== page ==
Kathie Tovo, among challengers to Place 3 Austin City Council Member Randi Shade, says in at least two recent mailers sent to voters that despite a city budget crisis, the council might give $4 million a year for 10 years to subsidize a racetrack.
That’s referring to possible council action designating a portion of estimated city sales and use tax revenues to cover costs related to future Formula One races on the track planned southeast of Austin.
Here, we’re not delving into whether such spending would be a subsidy. We’re wondering about what Tovo adds in her mailers: "And one of (Shade’s) biggest contributors is the racetrack lobbyist."
Tovo’s campaign manager, Mark Yznaga, told us in a telephone interview the lobbyist is Richard Suttle, a partner in the influential Austin law firm, Armbrust & Brown.
Yznaga conceded that Suttle has personally given Shade’s campaign only $25, the maximum any lobbyist working City Hall can give per election. But, he said, lawyers and spouses connected to the Armbrust & Brown firm accounted for 51 firm-connected contributions, 45 for $350, six for $25, for a total $15,900 from late December through April 4, the end of the latest reporting period.
Nudged about Suttle’s tiny donation, Yznaga replied: "You’re being silly. It’s quite well known in the city that (Suttle) is the lobbyist who does a lot of Armbrust & Brown work."
Yznaga noted that 16 members of the firm, which lists 21 lawyers on its website, contributed the maximum allowed, $350. And he pointed out that David Armbrust, among the firm’s founders, is listed on Shade’s finance filings as a bundler, which the city defines as anyone who has solicited and obtained contributions for the candidate adding up to more than $5,000 during a finance reporting period. Armbrust, like Suttle a city-registered lobbyist, gave $25.
Suttle is a familiar figure at City Hall, where he frequently represents real estate developers. He has reported 55 clients to the city, including Circuit of the Americas, which is building the racetrack.
Next, we reached Suttle, who called the characterization of him as one of Shade’s biggest contributors "a stretch. It’s old-school campaign lies." The city ordinance limiting individuals who lobby the city to $25 donations means he couldn’t be a top donor.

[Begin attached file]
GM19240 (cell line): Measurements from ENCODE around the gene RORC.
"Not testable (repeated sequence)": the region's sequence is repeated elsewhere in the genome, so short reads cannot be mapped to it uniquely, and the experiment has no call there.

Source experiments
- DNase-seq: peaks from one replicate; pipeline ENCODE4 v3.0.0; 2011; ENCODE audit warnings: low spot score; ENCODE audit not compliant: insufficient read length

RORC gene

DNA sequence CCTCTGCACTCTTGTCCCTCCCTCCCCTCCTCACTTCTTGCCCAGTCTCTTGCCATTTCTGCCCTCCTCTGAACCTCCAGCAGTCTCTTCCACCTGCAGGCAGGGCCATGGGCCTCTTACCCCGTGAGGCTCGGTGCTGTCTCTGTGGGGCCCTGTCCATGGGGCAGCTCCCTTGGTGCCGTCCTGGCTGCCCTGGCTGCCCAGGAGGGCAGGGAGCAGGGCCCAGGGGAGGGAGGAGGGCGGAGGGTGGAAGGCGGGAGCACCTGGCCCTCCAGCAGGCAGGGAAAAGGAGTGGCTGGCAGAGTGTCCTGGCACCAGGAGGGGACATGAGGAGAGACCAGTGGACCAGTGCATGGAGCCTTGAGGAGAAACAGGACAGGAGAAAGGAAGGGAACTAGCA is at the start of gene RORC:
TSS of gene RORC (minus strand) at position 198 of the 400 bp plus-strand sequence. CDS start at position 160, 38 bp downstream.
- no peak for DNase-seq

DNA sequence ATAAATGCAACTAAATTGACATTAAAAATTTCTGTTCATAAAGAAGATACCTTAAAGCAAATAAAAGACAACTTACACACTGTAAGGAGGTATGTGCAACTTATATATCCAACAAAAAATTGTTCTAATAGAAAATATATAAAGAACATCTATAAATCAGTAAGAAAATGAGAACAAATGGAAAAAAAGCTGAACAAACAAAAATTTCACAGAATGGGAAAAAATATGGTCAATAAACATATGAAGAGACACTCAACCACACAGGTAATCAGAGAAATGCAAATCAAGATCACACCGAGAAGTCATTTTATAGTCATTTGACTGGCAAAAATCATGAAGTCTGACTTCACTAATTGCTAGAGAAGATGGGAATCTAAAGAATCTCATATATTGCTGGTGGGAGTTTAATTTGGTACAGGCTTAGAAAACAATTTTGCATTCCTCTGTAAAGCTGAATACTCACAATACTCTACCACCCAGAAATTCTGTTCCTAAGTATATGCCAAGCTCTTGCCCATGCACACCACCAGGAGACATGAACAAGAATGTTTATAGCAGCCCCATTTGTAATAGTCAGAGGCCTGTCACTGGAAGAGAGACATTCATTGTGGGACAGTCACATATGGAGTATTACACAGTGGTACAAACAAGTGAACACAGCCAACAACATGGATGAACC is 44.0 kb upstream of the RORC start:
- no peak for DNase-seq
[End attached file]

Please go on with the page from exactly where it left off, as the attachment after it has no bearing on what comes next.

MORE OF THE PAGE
"I have to chuckle," he said, adding that he told his wife, who also donated $25 to Shade’s campaign: "I guess 50 bucks gets us on the big contributors list now."
In a telephone interview, Shade’s campaign manager, Katherine Haenschen, pointed out that the money donated by the Suttles accounted for a minuscule share of more than $168,000 Shade raised from November through April 4.
She said by email: "By my calculations, our average donation is $208. Suttle's $25 is
about 1/8 of that. Furthermore, the last time I checked, there are only 10 individuals who have donated LESS than Richard Suttle!"
That may be true. But donors connected to Armbrust & Brown accounted for 9 percent of Shade’s contributions through April 4. Shade’s finance reports show 9 bundlers other than Armbrust accounting for 15 percent of her campaign contributions through April 4. The next-most-successful single bundler raised about $6,300, less than half Armbrust’s haul for Shade.
Armbrust’s bundling is surely appreciated by the incumbent and signals the firm’s lawyers, including Suttle, want her to win a second term. But Tovo overshoots when she spears the racetrack lobbyist. Other members of his law firm are responsible for sending far more money Shade’s way. We rate the claim Barely True.
Editor's note: This statement was rated Barely True when it was published. On July 27, 2011, we changed the name for the rating to Mostly False.